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Mike Dunn's Reviews - Blue Valentine

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Blue Valentine tells two timelines of a couple, Dan and Cindy (Ryan Gosling and Michelle Williams), as they romance each other and get together, and the dissolution of their marriage several years later. During their relationship, they have a daughter, Frankie, and for fear of raising her in a broken home, Dean tries to reignite his marriage.

The film was absolutely heart-breaking and engrossing in every aspect. It is easy to tell that every look given by the actors and the framing of every shot has been considered and thought over by director Derek Cianfrance, and since the film had been in production since 2003, Cianfrance has had plenty of opportunity. The story is very well-structured and the split storyline, despite being initially confusing, compliments the film increasingly towards the end of the film. For example, Dean plays a song to Cindy as he tries to cheer her up in the present storyline but fails in even making her smile, and a few minutes later, we see the song becoming 'Their Song' in the past storyline, making the significance apparant as well as a tad upsetting.

Even though the story is a large contributor to the film's overall special quality, the impressive main leads help bring the story to life.

Ryan Gosling has got to be one of the finest actors of our generation. Big words I know, but I have yet to see him put in a performance that isn't totally committed. Many females in the audience tonight will mainly remember Gosling for his role as Noah in 2004's The Notebook. However he first grabbed my attention, as well as shot to the forefront of the critical circles, in 2006 when he starred as a drug-addict high school teacher in Half Nelson. He then carried on his impressive resume with Lars and the Real Girl in 2007. His acting style is very muted and realistic and this often-mistaken-for-Ryan Reynolds actor is definitely one to watch when he finally breaks into the mainstream, following the trails of actors such as Joseph Gordon-Levitt and Tom Hardy.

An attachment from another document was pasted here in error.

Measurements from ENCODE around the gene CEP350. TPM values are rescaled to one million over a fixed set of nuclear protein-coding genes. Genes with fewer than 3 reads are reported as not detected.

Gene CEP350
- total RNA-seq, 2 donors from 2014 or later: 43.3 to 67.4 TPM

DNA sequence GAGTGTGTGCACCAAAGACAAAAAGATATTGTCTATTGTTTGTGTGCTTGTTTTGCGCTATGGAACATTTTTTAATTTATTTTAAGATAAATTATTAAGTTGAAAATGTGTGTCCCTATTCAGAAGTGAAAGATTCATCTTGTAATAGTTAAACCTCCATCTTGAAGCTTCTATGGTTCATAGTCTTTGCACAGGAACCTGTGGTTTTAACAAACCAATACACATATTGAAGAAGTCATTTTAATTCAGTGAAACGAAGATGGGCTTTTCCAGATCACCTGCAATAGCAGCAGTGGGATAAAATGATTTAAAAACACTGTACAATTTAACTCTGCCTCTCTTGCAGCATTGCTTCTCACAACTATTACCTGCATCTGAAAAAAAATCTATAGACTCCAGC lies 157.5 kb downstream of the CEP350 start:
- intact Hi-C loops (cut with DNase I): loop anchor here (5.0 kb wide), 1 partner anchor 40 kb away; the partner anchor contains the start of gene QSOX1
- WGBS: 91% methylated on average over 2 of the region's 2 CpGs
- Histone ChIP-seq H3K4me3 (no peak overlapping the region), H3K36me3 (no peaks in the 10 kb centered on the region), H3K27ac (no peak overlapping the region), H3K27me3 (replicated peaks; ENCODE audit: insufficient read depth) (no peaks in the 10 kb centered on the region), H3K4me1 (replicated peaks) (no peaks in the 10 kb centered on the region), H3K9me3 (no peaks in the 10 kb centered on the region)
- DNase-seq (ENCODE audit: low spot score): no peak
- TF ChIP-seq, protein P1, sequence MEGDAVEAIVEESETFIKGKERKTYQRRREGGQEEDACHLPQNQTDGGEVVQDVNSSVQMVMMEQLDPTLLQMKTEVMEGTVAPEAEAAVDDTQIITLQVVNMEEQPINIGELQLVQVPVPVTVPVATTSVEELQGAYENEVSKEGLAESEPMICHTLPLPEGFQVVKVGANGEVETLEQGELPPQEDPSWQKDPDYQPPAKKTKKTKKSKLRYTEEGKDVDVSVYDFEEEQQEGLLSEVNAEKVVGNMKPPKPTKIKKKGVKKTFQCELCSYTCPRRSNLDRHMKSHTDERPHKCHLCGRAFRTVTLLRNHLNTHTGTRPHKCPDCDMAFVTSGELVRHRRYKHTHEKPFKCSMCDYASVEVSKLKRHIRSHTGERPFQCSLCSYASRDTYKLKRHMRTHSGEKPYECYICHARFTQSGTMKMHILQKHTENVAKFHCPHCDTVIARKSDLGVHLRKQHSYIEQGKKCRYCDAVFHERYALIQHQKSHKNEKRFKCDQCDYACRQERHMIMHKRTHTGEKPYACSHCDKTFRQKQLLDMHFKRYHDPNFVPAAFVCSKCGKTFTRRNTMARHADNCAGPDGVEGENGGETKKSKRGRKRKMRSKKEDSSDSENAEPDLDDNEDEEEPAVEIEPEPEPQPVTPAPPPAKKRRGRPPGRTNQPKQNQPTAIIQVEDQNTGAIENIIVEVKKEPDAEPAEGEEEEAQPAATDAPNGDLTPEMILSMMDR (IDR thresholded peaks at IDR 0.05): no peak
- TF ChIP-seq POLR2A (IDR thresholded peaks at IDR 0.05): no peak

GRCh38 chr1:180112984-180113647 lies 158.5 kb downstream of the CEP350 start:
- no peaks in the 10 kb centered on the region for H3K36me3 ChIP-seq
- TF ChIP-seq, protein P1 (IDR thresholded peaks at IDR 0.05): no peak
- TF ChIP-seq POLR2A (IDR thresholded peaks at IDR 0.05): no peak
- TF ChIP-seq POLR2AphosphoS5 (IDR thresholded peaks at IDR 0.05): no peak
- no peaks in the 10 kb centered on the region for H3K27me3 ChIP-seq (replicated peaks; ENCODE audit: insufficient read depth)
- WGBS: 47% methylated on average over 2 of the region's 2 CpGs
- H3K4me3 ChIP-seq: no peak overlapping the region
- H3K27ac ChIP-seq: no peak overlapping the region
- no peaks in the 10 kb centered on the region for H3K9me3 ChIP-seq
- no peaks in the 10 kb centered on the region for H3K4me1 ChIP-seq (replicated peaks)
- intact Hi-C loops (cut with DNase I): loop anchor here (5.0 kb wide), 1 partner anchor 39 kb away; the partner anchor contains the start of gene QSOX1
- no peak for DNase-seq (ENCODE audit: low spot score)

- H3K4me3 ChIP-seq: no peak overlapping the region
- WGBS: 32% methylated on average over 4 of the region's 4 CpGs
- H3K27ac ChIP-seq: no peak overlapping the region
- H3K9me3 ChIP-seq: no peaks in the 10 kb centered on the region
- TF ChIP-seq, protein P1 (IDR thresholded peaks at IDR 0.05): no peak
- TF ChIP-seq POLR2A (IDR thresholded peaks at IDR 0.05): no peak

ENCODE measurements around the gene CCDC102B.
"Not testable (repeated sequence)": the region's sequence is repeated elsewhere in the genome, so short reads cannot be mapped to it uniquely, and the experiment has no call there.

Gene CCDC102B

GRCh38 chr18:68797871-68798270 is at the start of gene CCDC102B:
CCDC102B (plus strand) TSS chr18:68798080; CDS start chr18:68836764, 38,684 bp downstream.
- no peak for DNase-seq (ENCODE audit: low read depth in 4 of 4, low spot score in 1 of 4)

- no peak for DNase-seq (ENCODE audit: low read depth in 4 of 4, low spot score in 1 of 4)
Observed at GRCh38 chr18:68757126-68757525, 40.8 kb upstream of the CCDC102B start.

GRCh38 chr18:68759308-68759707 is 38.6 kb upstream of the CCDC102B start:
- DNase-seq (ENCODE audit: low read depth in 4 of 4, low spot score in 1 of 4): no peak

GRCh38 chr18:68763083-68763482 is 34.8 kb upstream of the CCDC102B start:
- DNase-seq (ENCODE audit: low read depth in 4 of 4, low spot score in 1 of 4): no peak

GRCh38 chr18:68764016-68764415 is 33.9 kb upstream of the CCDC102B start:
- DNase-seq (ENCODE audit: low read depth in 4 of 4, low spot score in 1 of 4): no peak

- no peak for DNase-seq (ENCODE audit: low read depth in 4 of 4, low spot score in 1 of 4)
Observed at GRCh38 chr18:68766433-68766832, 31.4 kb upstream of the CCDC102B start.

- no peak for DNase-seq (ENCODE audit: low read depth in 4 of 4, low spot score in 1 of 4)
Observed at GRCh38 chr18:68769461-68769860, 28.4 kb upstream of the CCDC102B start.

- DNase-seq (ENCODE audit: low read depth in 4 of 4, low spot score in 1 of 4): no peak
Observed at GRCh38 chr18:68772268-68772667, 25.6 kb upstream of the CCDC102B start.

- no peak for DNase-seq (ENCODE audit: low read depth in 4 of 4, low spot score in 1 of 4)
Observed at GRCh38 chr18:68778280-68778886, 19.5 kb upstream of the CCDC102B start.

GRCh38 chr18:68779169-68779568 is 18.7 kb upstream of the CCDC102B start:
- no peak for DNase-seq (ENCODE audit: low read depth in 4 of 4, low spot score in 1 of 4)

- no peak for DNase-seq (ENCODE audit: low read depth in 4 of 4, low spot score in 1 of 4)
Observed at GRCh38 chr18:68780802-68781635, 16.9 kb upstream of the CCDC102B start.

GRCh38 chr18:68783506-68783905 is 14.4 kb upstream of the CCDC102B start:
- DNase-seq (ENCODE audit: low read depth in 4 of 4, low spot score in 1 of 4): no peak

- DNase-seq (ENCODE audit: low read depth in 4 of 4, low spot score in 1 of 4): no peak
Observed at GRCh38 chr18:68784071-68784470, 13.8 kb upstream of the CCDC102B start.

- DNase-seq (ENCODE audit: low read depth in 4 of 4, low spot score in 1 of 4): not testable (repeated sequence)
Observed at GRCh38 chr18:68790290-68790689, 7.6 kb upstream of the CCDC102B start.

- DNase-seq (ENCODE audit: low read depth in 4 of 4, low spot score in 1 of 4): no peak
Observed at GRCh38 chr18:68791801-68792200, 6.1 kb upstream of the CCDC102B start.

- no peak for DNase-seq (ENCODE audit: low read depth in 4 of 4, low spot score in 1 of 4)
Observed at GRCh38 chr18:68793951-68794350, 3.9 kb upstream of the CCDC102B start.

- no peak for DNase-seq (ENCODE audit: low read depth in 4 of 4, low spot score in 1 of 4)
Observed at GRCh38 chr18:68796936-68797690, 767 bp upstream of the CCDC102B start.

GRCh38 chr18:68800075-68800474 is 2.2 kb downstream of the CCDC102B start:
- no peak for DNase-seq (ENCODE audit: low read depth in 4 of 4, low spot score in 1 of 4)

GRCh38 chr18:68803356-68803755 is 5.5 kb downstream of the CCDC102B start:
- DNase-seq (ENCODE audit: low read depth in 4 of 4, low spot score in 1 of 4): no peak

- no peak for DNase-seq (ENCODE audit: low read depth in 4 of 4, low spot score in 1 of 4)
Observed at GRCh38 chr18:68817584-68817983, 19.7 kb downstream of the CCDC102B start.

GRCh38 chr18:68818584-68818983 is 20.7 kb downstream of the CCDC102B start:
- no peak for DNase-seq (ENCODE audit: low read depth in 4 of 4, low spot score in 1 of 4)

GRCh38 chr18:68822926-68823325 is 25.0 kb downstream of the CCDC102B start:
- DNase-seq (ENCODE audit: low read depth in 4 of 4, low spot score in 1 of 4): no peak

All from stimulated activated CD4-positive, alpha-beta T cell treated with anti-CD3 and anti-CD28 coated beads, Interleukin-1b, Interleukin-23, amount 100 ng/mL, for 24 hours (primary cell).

Michelle Williams on the other hand, I am not so familiar with. I knew of her when I was younger due to my sister's love of Dawson's Creek, but unfortunately recently I knew of her for merely being Heath Ledger's widow. However more recently, she did give an amazingly chilling performance in Scorsese's Shutter Island last year, and she continues on her good form with another impressive Oscar-nominated performance in Valentine. Only a small role, but Faith Wladyka playing the couple's young daughter Frankie was a treat to watch too.

The film may be a tad upsetting and depressing if you choose it as a 'date movie' but the realism is what gives the film such a surprising and refreshing edge. Relationships do break down in real life and anyone who has suffered through a split can identify with one of the main characters, if not both. You live through their lives as they find love and despair, and due to the effective soundtrack, emotive cinematography and brilliant performances by the entire cast, you truly feel for these characters. That is a sign of a carefully-constructed love-story and definitely worth a watch, regardless of your relationship status. Just maybe not on Valentine's Day.

Rating - 9/10

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